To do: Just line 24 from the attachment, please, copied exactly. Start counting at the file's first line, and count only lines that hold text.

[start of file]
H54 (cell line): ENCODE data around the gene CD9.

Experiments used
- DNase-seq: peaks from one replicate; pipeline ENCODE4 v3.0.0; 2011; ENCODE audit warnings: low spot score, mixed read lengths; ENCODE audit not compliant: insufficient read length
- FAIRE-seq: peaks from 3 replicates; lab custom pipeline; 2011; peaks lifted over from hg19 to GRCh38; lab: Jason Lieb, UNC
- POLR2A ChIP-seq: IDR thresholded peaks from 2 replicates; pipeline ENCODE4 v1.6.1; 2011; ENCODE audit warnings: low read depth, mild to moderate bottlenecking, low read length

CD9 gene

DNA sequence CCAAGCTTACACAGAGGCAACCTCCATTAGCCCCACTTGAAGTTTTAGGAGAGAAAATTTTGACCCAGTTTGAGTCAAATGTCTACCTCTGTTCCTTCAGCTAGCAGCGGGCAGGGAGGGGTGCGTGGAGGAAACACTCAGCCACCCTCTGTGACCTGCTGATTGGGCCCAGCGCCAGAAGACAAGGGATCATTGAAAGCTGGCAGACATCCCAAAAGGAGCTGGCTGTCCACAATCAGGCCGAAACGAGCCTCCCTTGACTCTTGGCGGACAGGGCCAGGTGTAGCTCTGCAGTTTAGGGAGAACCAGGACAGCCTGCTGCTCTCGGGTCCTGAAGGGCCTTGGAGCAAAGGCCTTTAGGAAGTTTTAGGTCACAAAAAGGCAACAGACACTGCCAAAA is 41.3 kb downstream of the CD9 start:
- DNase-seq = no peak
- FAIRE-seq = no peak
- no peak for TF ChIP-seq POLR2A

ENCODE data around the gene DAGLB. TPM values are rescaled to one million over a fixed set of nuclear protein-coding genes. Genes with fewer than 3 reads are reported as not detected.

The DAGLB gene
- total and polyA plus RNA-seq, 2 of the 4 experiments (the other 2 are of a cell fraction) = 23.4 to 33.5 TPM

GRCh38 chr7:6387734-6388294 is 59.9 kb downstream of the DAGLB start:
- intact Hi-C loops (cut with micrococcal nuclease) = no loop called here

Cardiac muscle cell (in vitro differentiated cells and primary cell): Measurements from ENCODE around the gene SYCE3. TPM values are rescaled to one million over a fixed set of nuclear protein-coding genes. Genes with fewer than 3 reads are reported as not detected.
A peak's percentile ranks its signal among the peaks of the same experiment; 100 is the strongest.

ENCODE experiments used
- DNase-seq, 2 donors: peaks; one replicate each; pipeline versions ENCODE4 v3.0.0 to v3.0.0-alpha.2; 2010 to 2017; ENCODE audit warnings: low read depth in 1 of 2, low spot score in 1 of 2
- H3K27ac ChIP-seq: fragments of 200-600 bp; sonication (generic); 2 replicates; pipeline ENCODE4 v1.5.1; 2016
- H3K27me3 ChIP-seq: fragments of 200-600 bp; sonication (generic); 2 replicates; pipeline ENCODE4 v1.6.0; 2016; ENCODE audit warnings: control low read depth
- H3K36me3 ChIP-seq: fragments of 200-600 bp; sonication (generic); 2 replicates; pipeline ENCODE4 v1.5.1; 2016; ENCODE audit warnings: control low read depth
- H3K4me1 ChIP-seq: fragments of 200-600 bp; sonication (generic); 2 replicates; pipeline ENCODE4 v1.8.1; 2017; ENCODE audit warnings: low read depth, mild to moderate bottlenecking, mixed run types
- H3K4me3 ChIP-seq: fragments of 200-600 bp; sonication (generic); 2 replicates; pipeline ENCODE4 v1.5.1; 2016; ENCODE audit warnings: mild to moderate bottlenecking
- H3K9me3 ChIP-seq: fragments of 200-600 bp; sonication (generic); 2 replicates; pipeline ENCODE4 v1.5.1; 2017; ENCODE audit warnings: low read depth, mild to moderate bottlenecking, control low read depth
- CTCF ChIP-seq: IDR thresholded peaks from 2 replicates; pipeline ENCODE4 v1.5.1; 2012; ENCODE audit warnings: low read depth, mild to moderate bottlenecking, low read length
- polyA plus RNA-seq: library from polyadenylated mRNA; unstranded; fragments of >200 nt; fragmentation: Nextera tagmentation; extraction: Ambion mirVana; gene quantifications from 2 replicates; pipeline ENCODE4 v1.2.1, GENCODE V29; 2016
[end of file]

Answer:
- H3K4me3 ChIP-seq: fragments of 200-600 bp; sonication (generic); 2 replicates; pipeline ENCODE4 v1.5.1; 2016; ENCODE audit warnings: mild to moderate bottlenecking